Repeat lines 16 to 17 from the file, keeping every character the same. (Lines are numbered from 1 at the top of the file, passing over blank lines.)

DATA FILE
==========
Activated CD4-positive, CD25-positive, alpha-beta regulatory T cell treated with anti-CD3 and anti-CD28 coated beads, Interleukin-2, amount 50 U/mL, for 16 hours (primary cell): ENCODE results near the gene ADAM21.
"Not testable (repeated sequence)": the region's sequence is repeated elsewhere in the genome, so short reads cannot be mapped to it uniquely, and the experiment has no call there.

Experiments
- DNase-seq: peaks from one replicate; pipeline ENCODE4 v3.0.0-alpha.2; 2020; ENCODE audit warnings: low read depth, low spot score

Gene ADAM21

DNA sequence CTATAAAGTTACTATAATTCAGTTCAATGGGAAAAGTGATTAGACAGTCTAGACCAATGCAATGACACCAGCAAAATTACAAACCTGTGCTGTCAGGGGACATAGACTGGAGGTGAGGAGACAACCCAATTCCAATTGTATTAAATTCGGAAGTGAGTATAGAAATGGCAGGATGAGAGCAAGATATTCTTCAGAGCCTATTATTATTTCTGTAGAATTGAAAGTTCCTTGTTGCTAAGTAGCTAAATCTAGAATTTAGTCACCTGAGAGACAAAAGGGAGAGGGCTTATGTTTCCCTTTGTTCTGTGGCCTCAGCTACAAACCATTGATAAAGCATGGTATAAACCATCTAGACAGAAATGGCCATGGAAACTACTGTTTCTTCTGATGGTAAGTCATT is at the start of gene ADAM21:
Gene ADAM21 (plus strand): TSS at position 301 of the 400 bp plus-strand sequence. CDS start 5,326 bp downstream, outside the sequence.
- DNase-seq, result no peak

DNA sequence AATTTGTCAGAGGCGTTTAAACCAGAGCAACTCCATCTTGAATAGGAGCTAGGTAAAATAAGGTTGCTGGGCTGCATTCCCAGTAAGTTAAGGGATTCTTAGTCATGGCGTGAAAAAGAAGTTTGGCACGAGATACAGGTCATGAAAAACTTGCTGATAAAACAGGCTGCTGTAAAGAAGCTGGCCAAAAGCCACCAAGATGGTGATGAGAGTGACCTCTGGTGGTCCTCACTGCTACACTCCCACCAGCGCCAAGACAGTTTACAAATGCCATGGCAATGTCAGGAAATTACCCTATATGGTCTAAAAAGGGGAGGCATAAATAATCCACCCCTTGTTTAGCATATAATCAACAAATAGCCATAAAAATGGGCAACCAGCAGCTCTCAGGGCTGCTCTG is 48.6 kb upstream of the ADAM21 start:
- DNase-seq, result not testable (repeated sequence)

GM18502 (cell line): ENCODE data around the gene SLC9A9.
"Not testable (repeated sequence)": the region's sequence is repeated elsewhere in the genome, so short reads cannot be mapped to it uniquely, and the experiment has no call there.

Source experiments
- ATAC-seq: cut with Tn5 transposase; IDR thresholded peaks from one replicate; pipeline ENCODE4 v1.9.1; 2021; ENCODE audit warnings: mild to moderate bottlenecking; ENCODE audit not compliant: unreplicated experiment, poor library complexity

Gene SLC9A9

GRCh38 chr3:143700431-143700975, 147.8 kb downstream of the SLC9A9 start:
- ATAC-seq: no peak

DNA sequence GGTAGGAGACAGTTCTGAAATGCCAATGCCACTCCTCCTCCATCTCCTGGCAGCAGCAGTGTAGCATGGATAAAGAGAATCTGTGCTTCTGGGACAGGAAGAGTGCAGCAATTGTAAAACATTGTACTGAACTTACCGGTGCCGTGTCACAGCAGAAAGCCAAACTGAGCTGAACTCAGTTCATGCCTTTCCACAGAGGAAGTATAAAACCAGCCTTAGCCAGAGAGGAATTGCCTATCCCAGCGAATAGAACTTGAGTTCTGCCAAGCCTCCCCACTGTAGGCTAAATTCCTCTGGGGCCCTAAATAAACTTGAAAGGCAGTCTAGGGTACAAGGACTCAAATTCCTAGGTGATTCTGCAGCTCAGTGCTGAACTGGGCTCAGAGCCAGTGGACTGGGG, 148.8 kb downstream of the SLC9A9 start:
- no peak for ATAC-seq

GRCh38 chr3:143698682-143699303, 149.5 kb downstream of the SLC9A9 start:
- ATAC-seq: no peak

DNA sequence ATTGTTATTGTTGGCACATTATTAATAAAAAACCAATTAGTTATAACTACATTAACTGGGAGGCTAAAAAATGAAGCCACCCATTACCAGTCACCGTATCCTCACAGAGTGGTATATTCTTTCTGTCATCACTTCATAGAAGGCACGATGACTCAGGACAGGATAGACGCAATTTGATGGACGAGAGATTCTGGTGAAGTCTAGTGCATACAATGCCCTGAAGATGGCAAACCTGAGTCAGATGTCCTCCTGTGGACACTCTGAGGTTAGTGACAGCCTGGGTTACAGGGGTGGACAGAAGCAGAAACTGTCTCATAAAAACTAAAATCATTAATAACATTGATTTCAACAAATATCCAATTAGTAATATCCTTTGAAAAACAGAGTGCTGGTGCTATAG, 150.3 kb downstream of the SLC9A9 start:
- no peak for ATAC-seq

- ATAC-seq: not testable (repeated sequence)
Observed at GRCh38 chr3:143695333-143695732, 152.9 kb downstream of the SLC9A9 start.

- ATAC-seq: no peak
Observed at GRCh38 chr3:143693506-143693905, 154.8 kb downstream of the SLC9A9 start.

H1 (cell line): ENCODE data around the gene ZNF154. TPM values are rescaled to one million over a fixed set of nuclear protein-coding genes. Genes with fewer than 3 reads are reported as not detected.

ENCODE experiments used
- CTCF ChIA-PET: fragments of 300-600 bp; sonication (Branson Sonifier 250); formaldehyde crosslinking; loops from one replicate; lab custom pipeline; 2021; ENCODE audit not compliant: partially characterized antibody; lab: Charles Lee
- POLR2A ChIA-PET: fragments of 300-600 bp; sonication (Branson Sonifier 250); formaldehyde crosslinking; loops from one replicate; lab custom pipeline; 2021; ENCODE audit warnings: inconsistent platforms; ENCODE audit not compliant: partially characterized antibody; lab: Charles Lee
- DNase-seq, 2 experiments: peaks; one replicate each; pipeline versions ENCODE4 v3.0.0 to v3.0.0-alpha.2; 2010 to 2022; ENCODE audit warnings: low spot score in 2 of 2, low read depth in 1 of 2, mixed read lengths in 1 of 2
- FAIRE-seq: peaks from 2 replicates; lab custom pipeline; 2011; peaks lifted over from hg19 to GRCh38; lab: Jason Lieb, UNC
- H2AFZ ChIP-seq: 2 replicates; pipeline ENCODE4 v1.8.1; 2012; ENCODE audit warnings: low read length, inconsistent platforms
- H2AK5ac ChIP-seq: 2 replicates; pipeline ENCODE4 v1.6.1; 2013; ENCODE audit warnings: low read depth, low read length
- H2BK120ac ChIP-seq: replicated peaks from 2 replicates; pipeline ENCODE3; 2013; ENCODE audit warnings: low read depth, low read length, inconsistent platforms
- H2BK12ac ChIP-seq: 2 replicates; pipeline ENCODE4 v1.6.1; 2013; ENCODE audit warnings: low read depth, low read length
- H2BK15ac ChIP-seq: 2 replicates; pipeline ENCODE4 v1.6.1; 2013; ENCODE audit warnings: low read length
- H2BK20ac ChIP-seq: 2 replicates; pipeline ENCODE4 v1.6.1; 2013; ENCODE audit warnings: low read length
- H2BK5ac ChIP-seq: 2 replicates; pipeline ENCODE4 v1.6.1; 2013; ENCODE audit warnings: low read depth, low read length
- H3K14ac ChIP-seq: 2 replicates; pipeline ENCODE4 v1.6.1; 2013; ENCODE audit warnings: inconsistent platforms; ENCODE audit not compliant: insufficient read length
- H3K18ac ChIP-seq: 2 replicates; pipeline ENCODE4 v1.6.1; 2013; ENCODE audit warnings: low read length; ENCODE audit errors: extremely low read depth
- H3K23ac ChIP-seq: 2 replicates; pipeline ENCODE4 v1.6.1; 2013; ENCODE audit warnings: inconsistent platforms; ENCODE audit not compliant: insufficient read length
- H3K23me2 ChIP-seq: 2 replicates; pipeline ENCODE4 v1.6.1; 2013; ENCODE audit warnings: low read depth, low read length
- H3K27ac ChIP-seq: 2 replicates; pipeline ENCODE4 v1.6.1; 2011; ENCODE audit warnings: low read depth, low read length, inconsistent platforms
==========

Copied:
GRCh38 chr3:143700431-143700975, 147.8 kb downstream of the SLC9A9 start:
- ATAC-seq: no peak